Particularly over the Easter holiday, Chrysler locals organized a “picnic” at the Detroit plants. They showed up with their barbeque pit, food and a bullhorn. Marching from one plant gate to another, they held a rally in front of AAM’s corporate headquarters and then served lunch.
Community groups also demonstrated their support. In Detroit the Michigan Welfare Rights Organization, Detroit Greens and MECAWI, a social justice/antiwar organization, picketed weekly. Trucks and cars driving by honked their support.
During a lunch break at the April Labor Notes conference, about 250 participants packed three buses and more than 30 cars, trucks and vans and drove across town to picket. Strikers were overwhelmed to find out that workers from across the country, and indeed international visitors from places such as Canada, Mexico, Brazil, China, Germany and England wanted to learn about, and support, their struggle.
The UAW International set April 16th for a support rally to be held in Hart Plaza, in downtown Detroit, near General Motors’ headquarters. At that point, 30 GM plants had idled shifts or been shut down completely by a lack of parts. These included six assembly plants. Within a week, GM was going to run out of parts for its hot-selling Chevrolet Malibu and Pontiac G6 sedans.
Thousands of leaflets were distributed and it seemed that workers throughout the region were making plans to attend. But two days beforehand, the union cancelled the event. Officials explained that the company led them to believe they were near to a settlement and it would be diplomatic to cancel the event!
The following Sunday, at Local 235’s monthly membership meeting, strikers packed the hall and questioned the decision. They knew they needed to escalate the pressure on AAM and GM. Given that the AAM stockholders’ meeting was scheduled for the next Thursday, they passed a motion to march to corporate headquarters two blocks away. Those who held stock would go inside and confront management.
One international rep told me that hopefully the strike would be settled by Thursday so we wouldn’t need to demonstrate. That remark indicated the rep had no clue for how the strike could be won – not through fancy footwork at the bargaining table but only if AAM was completely shut down. During the strike AAM lost almost $370 million in sales while GM lost $800 million in the first quarter and $1.8 billion in the second, but that wasn’t enough.
Two days before the stockholders’ meeting, the company broke off negotiations. The UAW International decided to build the strikers’ march and rally by asking UAW regional directors to get other locals to send delegations.
By noon the crowd in front of the Local 235 hall was so densely packed the local’s leadership decided to begin the march to corporate headquarters (aka “The Glass House”). The marchers walked along the sidewalk and spilled into the street. For almost three hours a crowd of 1,500 to 2,000 milled around, shutting down both corporate entrances. Management called the police, who arrived within a half-hour with a riot squad and a bus to begin a mass arrest.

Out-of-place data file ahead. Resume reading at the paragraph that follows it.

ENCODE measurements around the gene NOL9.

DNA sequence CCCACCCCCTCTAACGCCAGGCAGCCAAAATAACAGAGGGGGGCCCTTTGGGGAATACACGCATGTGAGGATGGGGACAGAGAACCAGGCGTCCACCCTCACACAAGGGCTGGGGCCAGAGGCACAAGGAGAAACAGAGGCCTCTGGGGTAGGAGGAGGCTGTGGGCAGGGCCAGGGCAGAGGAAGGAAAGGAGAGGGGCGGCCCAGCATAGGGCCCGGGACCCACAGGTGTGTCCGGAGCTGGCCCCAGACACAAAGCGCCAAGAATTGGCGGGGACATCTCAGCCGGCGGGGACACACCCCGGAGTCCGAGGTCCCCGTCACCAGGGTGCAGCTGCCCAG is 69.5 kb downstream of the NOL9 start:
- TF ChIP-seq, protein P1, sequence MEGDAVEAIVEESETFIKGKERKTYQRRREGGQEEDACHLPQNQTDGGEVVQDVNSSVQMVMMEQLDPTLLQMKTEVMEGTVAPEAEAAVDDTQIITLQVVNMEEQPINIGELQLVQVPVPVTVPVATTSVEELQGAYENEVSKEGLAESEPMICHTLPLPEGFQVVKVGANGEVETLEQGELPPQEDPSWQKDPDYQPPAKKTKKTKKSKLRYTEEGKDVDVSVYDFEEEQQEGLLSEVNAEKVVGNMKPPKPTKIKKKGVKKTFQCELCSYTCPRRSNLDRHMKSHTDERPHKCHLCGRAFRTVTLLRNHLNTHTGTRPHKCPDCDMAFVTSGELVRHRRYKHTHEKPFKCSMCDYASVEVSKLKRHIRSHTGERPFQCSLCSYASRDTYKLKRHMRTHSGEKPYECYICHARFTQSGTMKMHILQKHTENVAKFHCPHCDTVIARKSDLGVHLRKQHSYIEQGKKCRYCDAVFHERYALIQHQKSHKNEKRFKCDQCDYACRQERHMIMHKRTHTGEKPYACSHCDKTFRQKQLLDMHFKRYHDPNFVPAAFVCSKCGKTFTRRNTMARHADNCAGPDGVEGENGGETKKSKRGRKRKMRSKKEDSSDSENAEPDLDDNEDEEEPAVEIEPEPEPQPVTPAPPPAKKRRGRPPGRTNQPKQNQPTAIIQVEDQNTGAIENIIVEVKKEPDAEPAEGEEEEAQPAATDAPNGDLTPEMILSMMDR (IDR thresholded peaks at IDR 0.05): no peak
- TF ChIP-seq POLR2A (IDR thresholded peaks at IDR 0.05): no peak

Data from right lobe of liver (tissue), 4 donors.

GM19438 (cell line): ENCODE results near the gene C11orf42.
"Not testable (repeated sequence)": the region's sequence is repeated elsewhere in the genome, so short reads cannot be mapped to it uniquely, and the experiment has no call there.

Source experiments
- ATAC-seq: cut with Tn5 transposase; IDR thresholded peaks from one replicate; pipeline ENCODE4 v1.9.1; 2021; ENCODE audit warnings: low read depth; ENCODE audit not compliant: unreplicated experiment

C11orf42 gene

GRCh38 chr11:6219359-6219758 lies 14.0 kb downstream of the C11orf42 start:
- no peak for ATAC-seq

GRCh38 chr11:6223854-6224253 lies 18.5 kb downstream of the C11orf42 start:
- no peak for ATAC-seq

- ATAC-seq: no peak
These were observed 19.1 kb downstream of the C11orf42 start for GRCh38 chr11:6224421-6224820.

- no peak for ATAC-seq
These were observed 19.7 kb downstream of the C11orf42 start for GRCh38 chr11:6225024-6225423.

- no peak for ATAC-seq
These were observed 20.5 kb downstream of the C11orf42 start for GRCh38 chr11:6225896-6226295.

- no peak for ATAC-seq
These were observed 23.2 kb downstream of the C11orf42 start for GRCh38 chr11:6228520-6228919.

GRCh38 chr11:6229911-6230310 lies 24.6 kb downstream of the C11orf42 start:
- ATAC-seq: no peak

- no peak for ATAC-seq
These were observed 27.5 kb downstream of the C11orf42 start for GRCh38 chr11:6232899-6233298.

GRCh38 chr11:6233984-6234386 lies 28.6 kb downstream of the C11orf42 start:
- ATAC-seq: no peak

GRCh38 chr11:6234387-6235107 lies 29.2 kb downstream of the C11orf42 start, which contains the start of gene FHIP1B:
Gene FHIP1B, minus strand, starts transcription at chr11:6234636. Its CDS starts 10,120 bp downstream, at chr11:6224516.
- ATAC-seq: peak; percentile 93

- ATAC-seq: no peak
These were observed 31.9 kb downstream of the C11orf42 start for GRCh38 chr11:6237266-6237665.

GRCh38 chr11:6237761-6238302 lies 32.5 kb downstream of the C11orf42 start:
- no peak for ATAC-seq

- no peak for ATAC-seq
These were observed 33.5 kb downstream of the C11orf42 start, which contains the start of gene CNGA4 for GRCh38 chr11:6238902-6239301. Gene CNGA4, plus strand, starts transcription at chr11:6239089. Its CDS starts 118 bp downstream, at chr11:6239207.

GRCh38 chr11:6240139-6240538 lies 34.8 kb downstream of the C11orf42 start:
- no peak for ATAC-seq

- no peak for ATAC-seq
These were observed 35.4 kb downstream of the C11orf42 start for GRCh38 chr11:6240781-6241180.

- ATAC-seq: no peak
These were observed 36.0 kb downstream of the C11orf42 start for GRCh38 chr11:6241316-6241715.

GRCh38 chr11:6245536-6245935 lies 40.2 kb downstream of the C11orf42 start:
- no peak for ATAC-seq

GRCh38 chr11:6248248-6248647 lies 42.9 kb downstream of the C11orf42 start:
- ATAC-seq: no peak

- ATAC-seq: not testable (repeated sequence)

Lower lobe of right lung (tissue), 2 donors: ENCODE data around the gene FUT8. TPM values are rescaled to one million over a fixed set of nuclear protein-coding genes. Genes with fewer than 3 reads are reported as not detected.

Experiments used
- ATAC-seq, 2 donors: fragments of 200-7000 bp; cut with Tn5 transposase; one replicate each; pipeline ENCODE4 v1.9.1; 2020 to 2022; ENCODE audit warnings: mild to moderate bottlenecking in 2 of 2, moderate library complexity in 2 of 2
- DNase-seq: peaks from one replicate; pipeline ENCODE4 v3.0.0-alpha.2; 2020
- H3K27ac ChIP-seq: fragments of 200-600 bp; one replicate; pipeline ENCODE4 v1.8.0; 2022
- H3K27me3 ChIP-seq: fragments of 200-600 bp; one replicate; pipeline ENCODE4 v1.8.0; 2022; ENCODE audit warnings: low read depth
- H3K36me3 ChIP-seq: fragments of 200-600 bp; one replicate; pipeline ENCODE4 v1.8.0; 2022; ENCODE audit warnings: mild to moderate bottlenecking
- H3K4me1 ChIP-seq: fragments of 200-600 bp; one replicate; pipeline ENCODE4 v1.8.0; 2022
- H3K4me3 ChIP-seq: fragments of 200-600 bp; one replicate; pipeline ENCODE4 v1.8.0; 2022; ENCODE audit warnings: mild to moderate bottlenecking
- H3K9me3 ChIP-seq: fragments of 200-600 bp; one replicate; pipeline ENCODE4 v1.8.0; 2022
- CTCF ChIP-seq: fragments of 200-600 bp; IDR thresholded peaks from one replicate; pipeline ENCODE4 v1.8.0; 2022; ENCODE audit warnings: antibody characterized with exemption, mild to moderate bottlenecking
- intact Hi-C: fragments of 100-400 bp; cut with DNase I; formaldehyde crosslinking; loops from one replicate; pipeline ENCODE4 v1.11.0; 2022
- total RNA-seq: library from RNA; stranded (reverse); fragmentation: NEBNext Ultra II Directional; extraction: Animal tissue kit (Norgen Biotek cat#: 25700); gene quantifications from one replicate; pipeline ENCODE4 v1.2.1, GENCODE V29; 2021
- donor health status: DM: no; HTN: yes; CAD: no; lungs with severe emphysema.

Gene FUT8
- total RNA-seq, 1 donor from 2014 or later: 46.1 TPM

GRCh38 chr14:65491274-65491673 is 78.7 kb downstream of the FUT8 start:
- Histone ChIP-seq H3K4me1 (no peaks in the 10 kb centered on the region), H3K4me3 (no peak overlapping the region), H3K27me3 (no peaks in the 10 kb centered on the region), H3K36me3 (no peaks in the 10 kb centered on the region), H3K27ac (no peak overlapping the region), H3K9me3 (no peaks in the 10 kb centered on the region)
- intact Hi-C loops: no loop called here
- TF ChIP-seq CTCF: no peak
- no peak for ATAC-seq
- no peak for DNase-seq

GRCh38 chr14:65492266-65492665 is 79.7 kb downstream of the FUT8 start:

Although militant, the strikers were in a light-hearted mood as they controlled all but a small passageway through which stockholders entered under police escort. Over the course of the whole afternoon only one striker, Ada Walker, was arrested – and it was pretty clear the officer who arrested her was out of control. After he placed her in a police car, he walked over to taunt those concerned about her arrest, telling them they ought to go out and get a job!
Meanwhile, the media reported that inside the company’s offices strikers, who were also stockholders, told CEO Dick Dauch, without raising their voices, that the wage cuts he was demanding would cost them their home and put their children’s education in jeopardy.
But the union did not follow up on the momentum unleashed that day.
The Union’s Lack of Strategy
It’s the UAW International that makes the decision to authorize a strike vote, and negotiates the contract. It’s clear they took the AAM workers out on strike without having a strategy. They seemed to think that a profitable company with cash on hand would have to negotiate a fair contract. But Dauch felt that if the UAW had negotiated concessions to the Big Three, he had the right to demand the same.
Aside from assigning strikers to picket duty, the UAW had no plan for using the work force. No committees were set up to secure provisions for the strike kitchen, help families with special needs, or organize community and labor support.
Strikers wanted to follow supply trucks leaving the AAM plant, but beyond reporting what they saw and where it went, the union squelched notions about what could be done. But the purpose of a strike is to deprive the employer of production.
When a group decided to throw up an informational picket line at the plant processing axles made by the AAM foremen, the assumption was that it was a non-union plant. Through leafleting strikers found out that it was a UAW-organized shop and their contract was up the next day! The workers were supportive of the AAM strike – in fact they even had striker relatives.
When the information was brought back to the International rep assigned to work at the local, he didn’t see that there was anything to be done.
Clearly the UAW thought it could come up with a contract based on its ability to negotiate with a profitable company. In 2008 they didn’t think it necessary to organize a contract campaign, mobilize the membership and cut off production. Instead of forcing GM to place demands on AAM to settle, all UAW officials from President Ronald Gettelfinger on down said they wanted to keep GM “out” of the negotiations.